To look into your credit scores, which will not affect your credit, consider one of the following: If you are applying for credit under your social security number, you can check your personal credit report for free up to once a year at www.annualcreditreport.com. For business credit, apply for a DUNS number with Dun & Bradstreet and open a business credit file with Experian and Equifax.
With a large percentage of shop owners opting to run their businesses as sole proprietors, it’s easy to run into issues by blurring the lines between personal and business credit. In such a case, it may be wise to obtain and use a tax ID number for the business that is not your social security number. That way, you lessen the impact on your personal credit for any credit cards or loans under the business.
If your credit history is not what it should be, look into ways to make it better. A few good rules of thumb include paying your bills on time, not over-extending yourself (or your business), and not having too many lines of credit or credit inquiries, as it could hurt your rating. And for those with minimal credit history, taking a line of credit under the business name and being diligent in making your payments in full and on time is a great place to start. However, be aware that establishing or improving credit does not happen overnight.
The Lending Process
Before applying for a loan, you should first examine your business’ cash flow to make sure you can afford the loan. Next, get your documentation in order: you’ll need your most recent tax returns, business bank statements, and any other documentation the lender may require.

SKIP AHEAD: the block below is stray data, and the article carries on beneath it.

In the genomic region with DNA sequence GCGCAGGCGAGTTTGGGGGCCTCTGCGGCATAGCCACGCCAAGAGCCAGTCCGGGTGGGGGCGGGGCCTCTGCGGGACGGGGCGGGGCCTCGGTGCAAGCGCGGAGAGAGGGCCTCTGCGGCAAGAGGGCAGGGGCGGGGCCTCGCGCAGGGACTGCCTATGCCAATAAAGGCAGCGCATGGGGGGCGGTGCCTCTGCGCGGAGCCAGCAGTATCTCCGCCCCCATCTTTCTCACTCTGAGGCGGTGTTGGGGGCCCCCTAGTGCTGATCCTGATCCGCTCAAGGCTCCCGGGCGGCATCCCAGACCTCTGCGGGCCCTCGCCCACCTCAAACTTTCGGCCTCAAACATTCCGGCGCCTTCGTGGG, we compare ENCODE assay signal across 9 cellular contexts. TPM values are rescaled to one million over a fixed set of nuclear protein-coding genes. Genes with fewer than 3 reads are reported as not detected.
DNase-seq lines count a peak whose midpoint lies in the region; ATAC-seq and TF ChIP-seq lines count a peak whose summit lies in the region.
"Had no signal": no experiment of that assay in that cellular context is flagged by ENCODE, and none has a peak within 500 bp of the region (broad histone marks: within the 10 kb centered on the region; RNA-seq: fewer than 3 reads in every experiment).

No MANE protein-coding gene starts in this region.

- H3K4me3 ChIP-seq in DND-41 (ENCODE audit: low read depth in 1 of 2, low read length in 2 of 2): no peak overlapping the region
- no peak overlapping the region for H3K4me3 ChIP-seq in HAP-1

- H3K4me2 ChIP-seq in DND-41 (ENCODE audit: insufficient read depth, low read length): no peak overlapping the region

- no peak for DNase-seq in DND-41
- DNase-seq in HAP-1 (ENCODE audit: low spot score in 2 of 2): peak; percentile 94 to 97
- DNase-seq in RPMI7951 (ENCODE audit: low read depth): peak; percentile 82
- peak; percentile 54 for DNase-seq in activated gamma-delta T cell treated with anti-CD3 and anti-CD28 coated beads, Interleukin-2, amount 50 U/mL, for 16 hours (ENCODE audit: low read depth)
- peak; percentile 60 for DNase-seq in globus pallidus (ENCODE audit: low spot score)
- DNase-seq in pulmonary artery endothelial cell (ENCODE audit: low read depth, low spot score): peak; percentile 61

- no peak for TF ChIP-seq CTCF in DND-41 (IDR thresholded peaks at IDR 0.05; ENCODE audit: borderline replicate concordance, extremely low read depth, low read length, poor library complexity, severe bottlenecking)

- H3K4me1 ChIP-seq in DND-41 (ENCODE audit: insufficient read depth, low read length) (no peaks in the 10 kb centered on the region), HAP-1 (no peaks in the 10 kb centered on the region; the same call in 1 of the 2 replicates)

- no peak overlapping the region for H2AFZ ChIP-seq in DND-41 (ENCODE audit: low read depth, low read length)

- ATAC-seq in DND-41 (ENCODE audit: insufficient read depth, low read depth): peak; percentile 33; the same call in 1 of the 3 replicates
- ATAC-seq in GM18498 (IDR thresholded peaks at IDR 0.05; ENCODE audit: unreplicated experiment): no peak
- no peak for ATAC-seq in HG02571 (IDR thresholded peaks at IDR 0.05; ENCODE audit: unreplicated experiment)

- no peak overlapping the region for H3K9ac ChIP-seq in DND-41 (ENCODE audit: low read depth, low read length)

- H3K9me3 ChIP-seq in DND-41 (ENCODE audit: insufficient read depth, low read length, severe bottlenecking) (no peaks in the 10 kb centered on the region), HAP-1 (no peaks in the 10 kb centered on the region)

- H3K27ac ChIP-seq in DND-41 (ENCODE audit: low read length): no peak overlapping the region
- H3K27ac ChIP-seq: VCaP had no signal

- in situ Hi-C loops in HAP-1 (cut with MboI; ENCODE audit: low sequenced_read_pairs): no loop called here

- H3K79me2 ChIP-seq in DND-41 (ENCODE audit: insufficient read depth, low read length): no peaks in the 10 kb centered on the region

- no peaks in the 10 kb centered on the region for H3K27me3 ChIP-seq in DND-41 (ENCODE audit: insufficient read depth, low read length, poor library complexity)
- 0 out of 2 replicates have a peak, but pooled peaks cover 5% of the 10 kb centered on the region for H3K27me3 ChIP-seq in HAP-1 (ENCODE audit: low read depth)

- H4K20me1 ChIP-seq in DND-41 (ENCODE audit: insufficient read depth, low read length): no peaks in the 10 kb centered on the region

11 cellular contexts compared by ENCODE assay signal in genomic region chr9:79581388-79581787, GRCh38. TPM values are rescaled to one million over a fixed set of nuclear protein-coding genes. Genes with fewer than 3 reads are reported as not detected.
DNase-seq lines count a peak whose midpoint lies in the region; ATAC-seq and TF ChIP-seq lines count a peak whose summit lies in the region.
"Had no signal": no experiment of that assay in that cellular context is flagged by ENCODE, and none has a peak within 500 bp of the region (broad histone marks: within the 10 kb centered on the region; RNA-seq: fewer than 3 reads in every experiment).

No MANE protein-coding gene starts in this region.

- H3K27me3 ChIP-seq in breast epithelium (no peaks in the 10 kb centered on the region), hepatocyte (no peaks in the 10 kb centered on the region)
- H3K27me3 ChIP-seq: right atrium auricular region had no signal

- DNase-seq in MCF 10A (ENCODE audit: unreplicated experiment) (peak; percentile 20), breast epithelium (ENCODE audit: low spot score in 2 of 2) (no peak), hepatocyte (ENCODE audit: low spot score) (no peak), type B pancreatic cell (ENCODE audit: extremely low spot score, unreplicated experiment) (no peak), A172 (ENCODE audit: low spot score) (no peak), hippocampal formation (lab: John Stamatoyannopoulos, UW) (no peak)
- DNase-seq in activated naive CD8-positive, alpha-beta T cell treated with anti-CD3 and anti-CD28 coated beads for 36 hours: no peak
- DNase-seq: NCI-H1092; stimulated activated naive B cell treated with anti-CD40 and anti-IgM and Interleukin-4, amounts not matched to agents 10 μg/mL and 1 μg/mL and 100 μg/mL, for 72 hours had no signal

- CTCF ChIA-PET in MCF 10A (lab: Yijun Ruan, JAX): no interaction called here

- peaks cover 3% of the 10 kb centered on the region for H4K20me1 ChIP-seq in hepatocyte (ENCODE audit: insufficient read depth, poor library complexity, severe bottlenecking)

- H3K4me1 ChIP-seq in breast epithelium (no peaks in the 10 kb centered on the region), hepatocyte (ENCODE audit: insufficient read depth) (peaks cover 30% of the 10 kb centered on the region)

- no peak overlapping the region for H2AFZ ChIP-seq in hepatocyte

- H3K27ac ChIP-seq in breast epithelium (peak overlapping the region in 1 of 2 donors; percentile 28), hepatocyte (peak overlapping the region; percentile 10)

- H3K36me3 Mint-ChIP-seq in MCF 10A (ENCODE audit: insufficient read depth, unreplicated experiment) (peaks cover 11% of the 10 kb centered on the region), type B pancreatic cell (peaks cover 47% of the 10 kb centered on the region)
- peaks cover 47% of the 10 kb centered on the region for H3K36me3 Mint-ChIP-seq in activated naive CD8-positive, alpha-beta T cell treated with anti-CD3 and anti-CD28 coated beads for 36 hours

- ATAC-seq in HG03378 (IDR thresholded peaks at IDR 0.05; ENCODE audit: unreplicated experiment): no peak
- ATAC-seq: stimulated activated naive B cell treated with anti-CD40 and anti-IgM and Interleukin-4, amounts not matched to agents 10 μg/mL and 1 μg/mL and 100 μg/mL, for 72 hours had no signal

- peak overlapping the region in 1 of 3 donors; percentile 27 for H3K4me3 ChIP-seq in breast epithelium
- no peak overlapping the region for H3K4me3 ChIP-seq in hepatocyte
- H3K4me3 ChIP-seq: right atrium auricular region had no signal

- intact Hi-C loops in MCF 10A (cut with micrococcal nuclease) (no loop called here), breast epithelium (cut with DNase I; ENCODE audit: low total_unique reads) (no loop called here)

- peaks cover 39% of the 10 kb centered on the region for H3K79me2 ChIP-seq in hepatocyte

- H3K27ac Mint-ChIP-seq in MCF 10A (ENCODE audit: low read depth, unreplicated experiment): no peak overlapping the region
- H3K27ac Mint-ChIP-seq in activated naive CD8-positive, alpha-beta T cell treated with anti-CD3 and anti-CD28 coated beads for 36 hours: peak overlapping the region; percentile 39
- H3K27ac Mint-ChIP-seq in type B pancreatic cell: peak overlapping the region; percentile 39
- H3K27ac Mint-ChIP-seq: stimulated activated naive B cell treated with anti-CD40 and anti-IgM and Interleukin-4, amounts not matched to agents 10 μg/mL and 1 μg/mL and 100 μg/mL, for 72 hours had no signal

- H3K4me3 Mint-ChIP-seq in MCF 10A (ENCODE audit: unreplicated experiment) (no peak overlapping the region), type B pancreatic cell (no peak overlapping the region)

A detailed business plan is also essential to the process. A well-written plan shows lenders that you’ve done your homework, you have a plan for your long-term success, and that your business makes financial sense. Your business plan will help a lender see how you intend to use the funds and how they’ll make their money back.
Once you find a lender, have your paperwork in order and start the application process. Follow your lender’s instructions to submit your application with all of the needed documentation, then wait for the approval process to take its course until you hear back on the status of your loan.
When you secure your funding, make the appropriate ledger entries within your financial records for the loan and set your plan in motion for whatever buildout or expansion you outlined. Track the money carefully to be sure you are spending it wisely. In the meantime, stay true to your loan re-payment plan so your credit rating remains strong and you honor your commitment to the lender.
But, What If?
If you cannot secure a loan through traditional means, look for organizations whose mission is to support small businesses with working capital term loans. You want a lender that is more flexible in their credit criteria, participates in special state programs for small businesses, or offers grants. For example, Accion Opportunity Fund Community Development (AOF) is a non-profit small business lender poised to help entrepreneurs who don’t meet the requirements for traditional financing. Instead, they support businesses to help uplift communities and anchor local economies.
“If you’re looking for a small business loan, AOF can connect you with the ﬁnancing you need,” said AOF’s Adriana Williams. “We look at more than just your credit score to determine business viability and structure loans that work for your business, not someone else’s.”
About the Author: Lori Obiedzinski is a licensed hairdresser and salon management specialist with a background in sales and sales management. She is currently the Director of Client and Partner Relations for Rosy Salon Software